A statue of Gudea, Prince of Lagash. Having read about him in Sumerian history, it was a “little shiver down my spine” moment to see him face-to-face! The epic of Gilgamesh is probably the oldest epic/fable/legend known to us. It’s unclear if Gilgamesh was an historical figure or not, though the current thought is that … Continue reading
Lamassu from the palace of Sargon II near modern-day Khorsabad. These mythical creatures with the body of a winged bull or lion and the head of a human were considered as guardian deities, and seals depicting these magical creatures were buried under the threshold of Assyrian homes in the 1st millennium BCE. Of course, the … Continue reading
Cuneiform writing has always fascinated me. The first known script, I still wonder at the genius of the humans who came up with it. From simple scribbles for counting to a complex set of symbols for recording their history, literature, mythology, and more, this was one of the most remarkable inventions of all time. More … Continue reading
Some more examples of foundation nails, these made of more perishable materials, pillar bases, and plaques from Sumerian temples. The king in the temple and relaxing at the palace. Visual representation was important even in the first society with a script. The king is depicted markedly bigger than the commoners, whether he is paying homage … Continue reading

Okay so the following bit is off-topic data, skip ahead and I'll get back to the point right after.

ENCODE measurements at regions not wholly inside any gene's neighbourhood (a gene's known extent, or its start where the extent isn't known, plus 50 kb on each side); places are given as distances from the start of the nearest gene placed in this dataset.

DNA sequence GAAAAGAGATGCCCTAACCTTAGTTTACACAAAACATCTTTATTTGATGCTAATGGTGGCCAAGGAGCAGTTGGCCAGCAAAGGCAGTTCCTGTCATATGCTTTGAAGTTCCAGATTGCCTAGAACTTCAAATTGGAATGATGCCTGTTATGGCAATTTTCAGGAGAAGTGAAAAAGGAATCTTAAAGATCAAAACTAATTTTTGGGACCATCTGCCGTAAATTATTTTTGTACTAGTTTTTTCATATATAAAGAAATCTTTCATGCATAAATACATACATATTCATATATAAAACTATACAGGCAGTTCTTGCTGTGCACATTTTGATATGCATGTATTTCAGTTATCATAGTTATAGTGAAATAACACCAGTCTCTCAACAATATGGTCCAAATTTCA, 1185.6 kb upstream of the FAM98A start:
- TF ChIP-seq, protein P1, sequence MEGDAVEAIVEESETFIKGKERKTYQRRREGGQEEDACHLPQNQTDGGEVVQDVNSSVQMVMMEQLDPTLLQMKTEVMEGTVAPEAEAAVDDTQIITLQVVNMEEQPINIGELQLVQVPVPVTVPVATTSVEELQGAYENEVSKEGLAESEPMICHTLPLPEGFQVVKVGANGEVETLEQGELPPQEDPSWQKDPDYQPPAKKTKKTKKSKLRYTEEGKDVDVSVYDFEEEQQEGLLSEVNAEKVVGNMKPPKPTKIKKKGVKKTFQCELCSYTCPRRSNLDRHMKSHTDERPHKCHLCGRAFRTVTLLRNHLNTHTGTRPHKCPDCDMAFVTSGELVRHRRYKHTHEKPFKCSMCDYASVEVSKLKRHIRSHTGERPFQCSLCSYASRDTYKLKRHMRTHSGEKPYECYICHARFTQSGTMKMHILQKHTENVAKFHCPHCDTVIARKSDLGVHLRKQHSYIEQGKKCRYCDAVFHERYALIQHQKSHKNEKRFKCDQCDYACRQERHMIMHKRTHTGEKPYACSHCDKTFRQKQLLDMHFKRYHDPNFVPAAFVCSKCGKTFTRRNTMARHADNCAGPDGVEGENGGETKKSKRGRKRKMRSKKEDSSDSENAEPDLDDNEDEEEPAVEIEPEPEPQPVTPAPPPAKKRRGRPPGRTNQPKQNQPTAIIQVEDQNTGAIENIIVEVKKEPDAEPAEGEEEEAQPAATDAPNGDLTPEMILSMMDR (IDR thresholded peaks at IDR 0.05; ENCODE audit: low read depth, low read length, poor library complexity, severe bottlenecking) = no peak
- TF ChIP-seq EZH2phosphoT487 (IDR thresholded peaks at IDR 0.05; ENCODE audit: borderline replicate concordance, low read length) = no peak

It’s been ages since I posted here! Somewhere along the line, work and various projects I took on have pushed this to the backburner and I lost the habit of posting. It’s not like I didn’t need this space, but I’ve been involuting a lot recently. Anyhow, this is neither the time nor the place. … Continue reading
The word “freedom” was first written down in Sumer. “Amagi” was the first known word that signified what has come to be of foremost importance to every living human being. It’s first known use is in the reforms of UruKaGina, a king of Lagash in the 24th century BCE. He reformed the priesthood and bureaucracy … Continue reading
Lamentations are well-recorded in Sumerian archives. Essays and poems bemoaning the looting of a city and the temple of its patron deity were etched onto tablets and kept for posterity. Many of them have survived (in most cases because the clay tablets got baked and hardened when the palace library went up in flames). Reading … Continue reading
Foundation nails were placed at the corners and other important marking spots when laying the foundations of Sumerian temples. These were either depictions of deities, asking them to protect their home (the temple), or of the prince/king paying for the temple, telling the gods to remember his name. Later versions carried inscriptions, giving the name … Continue reading
Sumerian seals were typically cylindrical, although simple square and cubical seals are also known. All a trader had to do was to run the seal across the clay sealing the merchandise while it was still wet and everyone would know its owner.
Such intricately carved examples of drinking horns, it is hard to believe that these are over a millennium old!